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Van der Waals dimers and hydrogen bonds

With the electron force field, it should be possible to model interactions between molecules as well as interaction within molecules. We examine as test cases water dimer, hydrogen fluoride dimer, methane-water dimer, and methane-methane dimer (Figure 5.24). The interaction between two methanes is reasonably well-described ( $ \mathrm{\Delta E}$ = -0.5 kcal/mol vs -0.3 kcal/mol exact, and $ \mathrm{R_{CC} = 3.91\ \AA}$ versus 4.13 $ \mathrm{\AA}$ exact), but in water dimer and HF dimer, the hydrogen bonds are significantly too strong and too short (for water dimer, $ \mathrm{\Delta E}$ = -36 kcal/mol versus -5 kcal/mol exact, with $ \mathrm{R_{OO}}$ = 2.29 $ \mathrm{\AA}$ versus 2.92 $ \mathrm{\AA}$ exact; for HF dimer, $ \mathrm{\Delta E}$ = -54 kcal/mol versus -5 kcal/mol exact, with $ \mathrm{R_{FF}}$ = 2.13 $ \mathrm{\AA}$ versus 2.73 exact). The methane-water interaction falls between these two extremes, and has $ \mathrm{\Delta E}$ = -3.9 kcal/mol versus -0.9 kcal/mol exact, and $ \mathrm{R_{OO}}$ = 3.18 $ \mathrm{\AA}$ versus 3.51 $ \mathrm{\AA}$ exact.

Figure 5.24: Hydrogen bonds in eFF are too strong and too short, probably from a combination of too-small Pauli repulsion and too-large monomer dipoles.

Remarkably, electrostatics and Pauli repulsion are balanced sufficiently in the water and HF dimer cases that the angles they make relative to each other are nearly the exact values (water dimer $ \mathrm{\theta_{1} = 5^{o}}$ versus $ \mathrm{6^{o}}$ exact and $ \mathrm{\theta_{2} = 112^{o}}$ versus $ \mathrm{123^{o}}$ exact; HF dimer $ \mathrm{\theta_{1} = 6^{o}}$ versus $ \mathrm{7^{o}}$ exact and $ \theta_{2} = 104^{o}$ versus $ \mathrm{112^{o}}$ exact).

We propose that eFF hydrogen bonds are too strong and too short because the monomer dipoles are too large and the Pauli repulsion between monomers too small. Taking water dimer as a test case, we attempt to quantify the change in interaction energy and geometry we would expect if the monomer dipoles and Pauli repulsions were correct. We make a dipole moment correction by adding point dipoles onto both water molecules of a magnitude such that the net water dipole goes from 3.27 D to 1.85 D, the exact value. Moving the water molecules apart from each other with bond lengths and angles fixed, we find that the dipole correction makes the water molecules bind by only 18 kcal/mol, with an OO distance of $ \sim$2.45 $ \mathrm{\AA}$. It is clear that although the too-large dipole moment does cause the hydrogen bond to be stronger, it cannot be responsible for all of the too-high eFF hydrogen bond strength of 36 kcal/mol.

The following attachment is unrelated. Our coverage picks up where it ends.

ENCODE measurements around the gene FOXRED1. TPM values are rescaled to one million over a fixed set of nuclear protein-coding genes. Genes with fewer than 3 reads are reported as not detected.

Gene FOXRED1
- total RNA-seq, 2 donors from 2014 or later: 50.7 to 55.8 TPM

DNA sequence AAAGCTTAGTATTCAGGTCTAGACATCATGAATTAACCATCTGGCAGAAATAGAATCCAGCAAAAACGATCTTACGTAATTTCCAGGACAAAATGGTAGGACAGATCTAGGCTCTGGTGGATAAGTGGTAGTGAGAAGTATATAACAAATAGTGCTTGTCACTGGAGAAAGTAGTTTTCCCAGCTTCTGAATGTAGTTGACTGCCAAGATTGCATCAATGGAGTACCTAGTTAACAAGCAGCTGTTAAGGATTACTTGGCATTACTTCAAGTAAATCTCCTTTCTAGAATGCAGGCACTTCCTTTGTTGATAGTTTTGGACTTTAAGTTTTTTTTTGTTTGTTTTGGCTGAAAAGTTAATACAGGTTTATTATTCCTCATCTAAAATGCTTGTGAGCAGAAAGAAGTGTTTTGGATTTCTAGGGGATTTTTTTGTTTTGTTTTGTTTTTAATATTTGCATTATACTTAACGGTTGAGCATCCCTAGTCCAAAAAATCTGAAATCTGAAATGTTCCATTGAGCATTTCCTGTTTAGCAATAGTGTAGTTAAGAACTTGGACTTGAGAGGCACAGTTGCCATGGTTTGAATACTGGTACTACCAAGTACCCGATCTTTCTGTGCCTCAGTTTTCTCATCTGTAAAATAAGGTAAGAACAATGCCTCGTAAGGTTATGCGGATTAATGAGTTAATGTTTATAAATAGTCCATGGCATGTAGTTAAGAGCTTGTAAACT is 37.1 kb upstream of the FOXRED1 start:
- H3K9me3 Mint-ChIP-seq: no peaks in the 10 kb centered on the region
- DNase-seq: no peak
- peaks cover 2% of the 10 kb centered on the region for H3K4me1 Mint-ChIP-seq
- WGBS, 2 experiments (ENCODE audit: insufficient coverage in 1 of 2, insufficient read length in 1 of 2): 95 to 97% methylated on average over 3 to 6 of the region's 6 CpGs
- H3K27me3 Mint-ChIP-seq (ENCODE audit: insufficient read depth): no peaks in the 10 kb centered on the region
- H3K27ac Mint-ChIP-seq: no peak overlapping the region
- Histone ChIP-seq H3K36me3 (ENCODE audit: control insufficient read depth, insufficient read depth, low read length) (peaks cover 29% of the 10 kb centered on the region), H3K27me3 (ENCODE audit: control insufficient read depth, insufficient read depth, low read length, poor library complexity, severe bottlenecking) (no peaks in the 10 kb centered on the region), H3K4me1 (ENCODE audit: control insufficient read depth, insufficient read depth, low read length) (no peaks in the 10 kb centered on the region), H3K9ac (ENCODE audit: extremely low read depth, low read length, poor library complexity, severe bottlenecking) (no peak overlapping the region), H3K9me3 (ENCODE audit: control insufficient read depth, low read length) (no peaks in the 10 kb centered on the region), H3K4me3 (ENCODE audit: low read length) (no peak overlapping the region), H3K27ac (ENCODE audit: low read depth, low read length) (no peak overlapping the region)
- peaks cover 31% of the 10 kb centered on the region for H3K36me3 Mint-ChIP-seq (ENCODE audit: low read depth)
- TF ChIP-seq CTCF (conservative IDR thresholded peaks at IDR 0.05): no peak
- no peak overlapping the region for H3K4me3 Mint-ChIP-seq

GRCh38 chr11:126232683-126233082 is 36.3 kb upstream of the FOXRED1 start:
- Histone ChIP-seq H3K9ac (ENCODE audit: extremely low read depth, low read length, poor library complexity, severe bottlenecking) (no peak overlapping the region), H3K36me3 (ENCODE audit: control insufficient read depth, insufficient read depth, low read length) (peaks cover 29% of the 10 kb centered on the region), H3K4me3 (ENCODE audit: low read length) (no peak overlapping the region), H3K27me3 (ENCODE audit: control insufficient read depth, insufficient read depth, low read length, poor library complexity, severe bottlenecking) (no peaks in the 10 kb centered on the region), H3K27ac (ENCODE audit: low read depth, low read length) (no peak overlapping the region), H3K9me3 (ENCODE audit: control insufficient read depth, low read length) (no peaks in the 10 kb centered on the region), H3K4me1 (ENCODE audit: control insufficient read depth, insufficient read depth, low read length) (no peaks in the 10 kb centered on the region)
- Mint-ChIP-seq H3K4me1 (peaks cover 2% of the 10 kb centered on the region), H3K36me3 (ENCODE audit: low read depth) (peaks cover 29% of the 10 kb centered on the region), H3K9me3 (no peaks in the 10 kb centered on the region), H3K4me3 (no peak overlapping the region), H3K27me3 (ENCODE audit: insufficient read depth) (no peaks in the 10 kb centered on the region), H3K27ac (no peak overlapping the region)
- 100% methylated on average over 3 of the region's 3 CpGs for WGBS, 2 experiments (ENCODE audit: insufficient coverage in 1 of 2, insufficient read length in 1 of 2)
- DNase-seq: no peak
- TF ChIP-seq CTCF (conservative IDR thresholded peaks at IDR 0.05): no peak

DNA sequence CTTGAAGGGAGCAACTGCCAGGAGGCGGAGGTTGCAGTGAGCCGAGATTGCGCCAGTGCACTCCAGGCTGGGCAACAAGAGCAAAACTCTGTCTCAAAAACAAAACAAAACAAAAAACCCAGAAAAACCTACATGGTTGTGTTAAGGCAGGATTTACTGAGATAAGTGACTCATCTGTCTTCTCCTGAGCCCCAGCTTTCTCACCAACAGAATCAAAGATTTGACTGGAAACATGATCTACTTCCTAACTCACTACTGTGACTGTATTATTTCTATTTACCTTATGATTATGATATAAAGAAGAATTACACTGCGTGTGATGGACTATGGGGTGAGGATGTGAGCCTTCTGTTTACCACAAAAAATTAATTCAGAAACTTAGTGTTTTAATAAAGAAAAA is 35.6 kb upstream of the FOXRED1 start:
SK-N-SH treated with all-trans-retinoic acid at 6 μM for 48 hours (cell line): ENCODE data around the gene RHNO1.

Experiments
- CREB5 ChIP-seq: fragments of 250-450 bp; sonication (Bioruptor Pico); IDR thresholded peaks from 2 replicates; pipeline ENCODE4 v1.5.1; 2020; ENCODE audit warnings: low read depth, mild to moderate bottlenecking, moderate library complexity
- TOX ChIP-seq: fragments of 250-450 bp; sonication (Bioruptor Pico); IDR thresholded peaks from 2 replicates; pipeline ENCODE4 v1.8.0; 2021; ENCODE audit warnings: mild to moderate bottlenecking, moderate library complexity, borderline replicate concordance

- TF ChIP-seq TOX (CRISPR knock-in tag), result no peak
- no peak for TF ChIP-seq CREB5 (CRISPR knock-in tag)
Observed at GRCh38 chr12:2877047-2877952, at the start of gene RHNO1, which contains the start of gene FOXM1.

Figure 5.25: Interaction energy of the water dimer, with the estimated effects of changing monomer dipole moments and Pauli repulsions to be the correct values.

We estimate the Pauli correction by taking the difference between eFF and Hartree-Fock interaction curves for neon dimer and parameterizing it:

$\displaystyle \log E_{\mathrm{difference}} = 8.55616 r - 15.1178 r^{2} + 8.15818 r^{3} - 1.65597 r^{4}
$

where $ r$ is in bohr and the energy is in hartrees. We correct for the difference in size between a water molecule and a neon atom by scaling the distances by the cube root of the ratio of polarizabilities ( $ \alpha_{neon} = 2.67 \ \mathrm{bohr}^{3}$, $ \alpha_{water} = 9.92\ \mathrm{bohr}^{3}$; $ \mathrm{(\alpha_{water}/\alpha_{neon})^{1/3}}$ = 1.55). With the Pauli correction added, the water dimer has a binding energy of $ \sim$3 kcal/mol and an OO distance of $ \sim$3.2 $ \mathrm{\AA}$, closer to the expected value. It appears that a combination of correct Pauli repulsion and correct monomer dipole moments is needed to obtain a correct description of hydrogen bonding in eFF.

Unlike with conventional force fields, in eFF hydrogen bonds appear as an emergent consequence of existing electrostatic and Pauli interactions. In attempting to describe inter- and intramolecular bonding with the same set of energy expressions and parameters, we face a more difficult challenge than arises in developing conventional force fields, which usually contain explicit van der Waals and hydrogen bond terms. Advanced water force fields often combine multiple or delocalized charges with polarizable sites and explicit van der Waals and repulsive terms. Such schemes require extensive parameterization against properties of interest and use parameters and functions that are rather system-specific. In contrast, eFF accounts for electrostatic and Pauli effects in a way designed to apply generally over a broad range of molecules, and so may be useful in developing new transferable force fields with accurate descriptions of solvents.


next up previous contents
Next: Too-small sterics cause other Up: Results and discussion Previous: Heteroatoms single and multiple   Contents
Julius 2008-04-29